First quarter net income shrunk 10.6% year-on-year to £4.0bn as lower interest rates and increased competition weighed on performance. Quarterly underlying profit fell 74% year-on-year to £558m, largely thanks to a £1.4bn provision for bad loans (credit impairment).
The bank will not pay any dividend until the end of 2020 at the earliest.
The shares fell 3.6% in early trading.
Without an investment bank to benefit from the increased trading caused by volatile financial markets this was always going to be a tough set of numbers for Lloyds. In the event it's been somewhat tougher than the market had expected, with lower interest rates and hefty bad loans provisions decimating revenues and profit respectively.
Fortunately the balance sheet has proven more than capable of handling the pressure so far. The cancellation of 2019's final dividend, following pressure from regulators, means the bank's key capital ratios have actually improved quarter-on-quarter.
Operating costs have fallen again despite one-off coronavirus related costs, and a market leading cost:income ratio could be key in the months ahead. With lots of the savings driven by continuing digitisation this not only helps protect profitability but should make it easier to keep the bank operating as usual during the lockdown.
Like other banks, Lloyds has seen overall loans to customers increase, but there have been some underlying shifts in the loan book that we think are worth a closer look.
The fall in mature mortgages will be one reason revenues have been hit hard - since these mortgages were written at substantially higher interest rates - as will the fall in credit card borrowing. The increase in lending to corporate customers is probably a reflection of the trend we've already seen for companies to draw down on existing facilities to boost short term liquidity and help them weather the crisis.
We wonder whether we'll see consumers maxing out their credit facilities too if economic conditions deteriorate. If so, that could see further bad loan provisions in the months ahead. The government is underwriting a significant portion of new lending, but it's still something to keep an eye on.
That said, mortgages continue to make up the vast majority of the bank's assets, and these are generally considered safer loans. The shutdown of the UK property market will mean new loan growth grinds to a halt but, if we can avoid a severe recession, that should create some pent up demand for the second half of the year.
However, a bigger challenge in the long term is the very low interest rate environment. Lower interest rate will largely be passed onto borrowers (thanks to a combination of base rate tracking loans, competition and regulatory action), but the interest banks pay to savers is already on the floor. With little room to push funding costs lower the net interest margin (the difference between what the bank can make on loans and pays for funding) will be squeezed. That will significantly reduce the profitability of loans and interest rates seem set to stay lower for longer.
Lloyds also generates a significant portion of its profit from its wealth and insurance businesses -the Schroders Personal Wealth business and Scottish Widows. How recent market movements end up affecting the insurance business in particular is unclear at this point, but its role in diversifying income is important. We don't expect demand for the product to disappear.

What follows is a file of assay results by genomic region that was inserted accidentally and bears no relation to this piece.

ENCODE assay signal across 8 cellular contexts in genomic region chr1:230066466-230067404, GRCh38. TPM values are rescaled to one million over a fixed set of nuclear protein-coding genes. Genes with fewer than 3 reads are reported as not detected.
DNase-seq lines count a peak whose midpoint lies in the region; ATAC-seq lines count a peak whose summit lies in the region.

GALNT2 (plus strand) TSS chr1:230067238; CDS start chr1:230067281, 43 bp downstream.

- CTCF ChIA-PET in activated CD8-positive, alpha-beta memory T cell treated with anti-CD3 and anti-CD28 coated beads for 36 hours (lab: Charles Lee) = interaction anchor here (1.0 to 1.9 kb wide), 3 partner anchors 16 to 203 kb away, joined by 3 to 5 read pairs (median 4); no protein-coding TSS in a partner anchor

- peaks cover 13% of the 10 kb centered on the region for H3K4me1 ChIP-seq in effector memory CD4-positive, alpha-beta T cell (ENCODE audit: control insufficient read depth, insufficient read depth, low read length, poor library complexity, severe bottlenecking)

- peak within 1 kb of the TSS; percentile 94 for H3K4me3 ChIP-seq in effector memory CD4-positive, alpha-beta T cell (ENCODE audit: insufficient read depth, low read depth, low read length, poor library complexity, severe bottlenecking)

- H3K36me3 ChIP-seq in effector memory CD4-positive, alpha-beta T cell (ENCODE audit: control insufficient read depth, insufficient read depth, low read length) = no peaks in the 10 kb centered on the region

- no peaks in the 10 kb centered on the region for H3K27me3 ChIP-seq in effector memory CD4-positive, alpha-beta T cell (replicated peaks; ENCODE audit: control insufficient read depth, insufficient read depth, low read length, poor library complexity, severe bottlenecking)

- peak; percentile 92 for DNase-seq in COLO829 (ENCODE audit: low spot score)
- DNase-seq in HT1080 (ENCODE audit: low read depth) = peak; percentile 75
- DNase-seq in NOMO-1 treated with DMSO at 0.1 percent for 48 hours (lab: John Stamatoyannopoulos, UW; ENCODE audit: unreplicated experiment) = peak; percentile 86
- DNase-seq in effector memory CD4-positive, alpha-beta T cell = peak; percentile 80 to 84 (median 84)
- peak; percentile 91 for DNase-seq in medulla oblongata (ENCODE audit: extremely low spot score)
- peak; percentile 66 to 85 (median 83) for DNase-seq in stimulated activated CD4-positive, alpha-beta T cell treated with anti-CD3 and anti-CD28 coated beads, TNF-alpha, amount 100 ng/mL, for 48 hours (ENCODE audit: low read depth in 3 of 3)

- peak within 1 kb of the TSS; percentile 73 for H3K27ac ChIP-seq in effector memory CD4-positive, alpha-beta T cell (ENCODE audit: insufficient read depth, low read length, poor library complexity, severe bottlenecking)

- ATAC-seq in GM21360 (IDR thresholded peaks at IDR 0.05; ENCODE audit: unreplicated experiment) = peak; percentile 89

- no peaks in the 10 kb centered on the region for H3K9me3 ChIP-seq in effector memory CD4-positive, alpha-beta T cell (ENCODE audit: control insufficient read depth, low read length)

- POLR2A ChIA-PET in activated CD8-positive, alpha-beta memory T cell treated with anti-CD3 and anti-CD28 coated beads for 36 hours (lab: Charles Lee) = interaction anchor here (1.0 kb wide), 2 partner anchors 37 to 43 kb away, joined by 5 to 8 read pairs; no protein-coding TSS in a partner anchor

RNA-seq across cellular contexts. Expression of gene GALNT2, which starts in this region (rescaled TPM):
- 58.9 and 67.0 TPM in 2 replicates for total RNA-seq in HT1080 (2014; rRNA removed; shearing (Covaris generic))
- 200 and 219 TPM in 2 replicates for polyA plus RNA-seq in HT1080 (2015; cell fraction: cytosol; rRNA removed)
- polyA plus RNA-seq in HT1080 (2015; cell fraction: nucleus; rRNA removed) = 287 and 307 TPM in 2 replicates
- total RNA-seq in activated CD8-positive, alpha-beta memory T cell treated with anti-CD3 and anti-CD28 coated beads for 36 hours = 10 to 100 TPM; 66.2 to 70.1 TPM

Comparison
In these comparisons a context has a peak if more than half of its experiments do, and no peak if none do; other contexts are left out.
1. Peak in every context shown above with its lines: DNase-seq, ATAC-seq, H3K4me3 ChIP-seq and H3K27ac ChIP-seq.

There is some good news hidden among the doom and gloom. Banks generally, and Lloyds specifically, are significantly better capitalised today than they were before the financial crisis. While the next few months will be difficult that should allow the sector to weather the storm without the painful bailouts of last time around.
Of course, for many investors the all-important question at the moment revolves around the dividend. Unfortunately the longer the lockdown continues the greater the drag will be on capital, and ultimately it's the banks' capital position that will determine whether it can return to paying dividends at the end of this year. Generally we think a sizeable capital surplus and low cost base stand the bank in good stead, but given the uncertainty around second wave infections and the strength of the eventual recovery there are no guarantees.
First Quarter Results
Net interest income fell 4% year-on-year to $3.0bn as lower interest rates fed through to a lower net interest margin (the difference between what the bank charges on loans and pays for funding). The bank also saw a slight fall in total interest earnings assets despite total loans to customers rising. The bank saw particular growth in commercial and European retail loans with a decline in closed book mortgages and UK credit cards.
Other income fell 21% to £1.2bn impacted by weather related claims in general insurance, subdued activity among commercial clients, a smaller automotive finance fleet and valuations in the group's private equity business.
Operating costs fell 4% in the quarter to £1.9bn, slightly offset by higher remediation costs. Lower costs reflects continued savings from digitisation and other process improvements. However, lower income in the period meant the cost:income ratio rose to 49.7%.
Impairments were driven by coronavirus disruption, with significant provisions in both Retail and Commercial banking. The group believes additional provisions are likely.
The bank's CET1 ratio actually improved compared to the start of the year, rising from 13.8% to 14.2%. The reflects the decision not to pay the 2019 final dividend and organic capital build during the quarter - more than offsetting impairments and higher risk weighted assets.
Lloyds has withdrawn its previous guidance and given uncertainty does not feel able to issue a new outlook for the year.
The author owns shares in Lloyds Banking Group.
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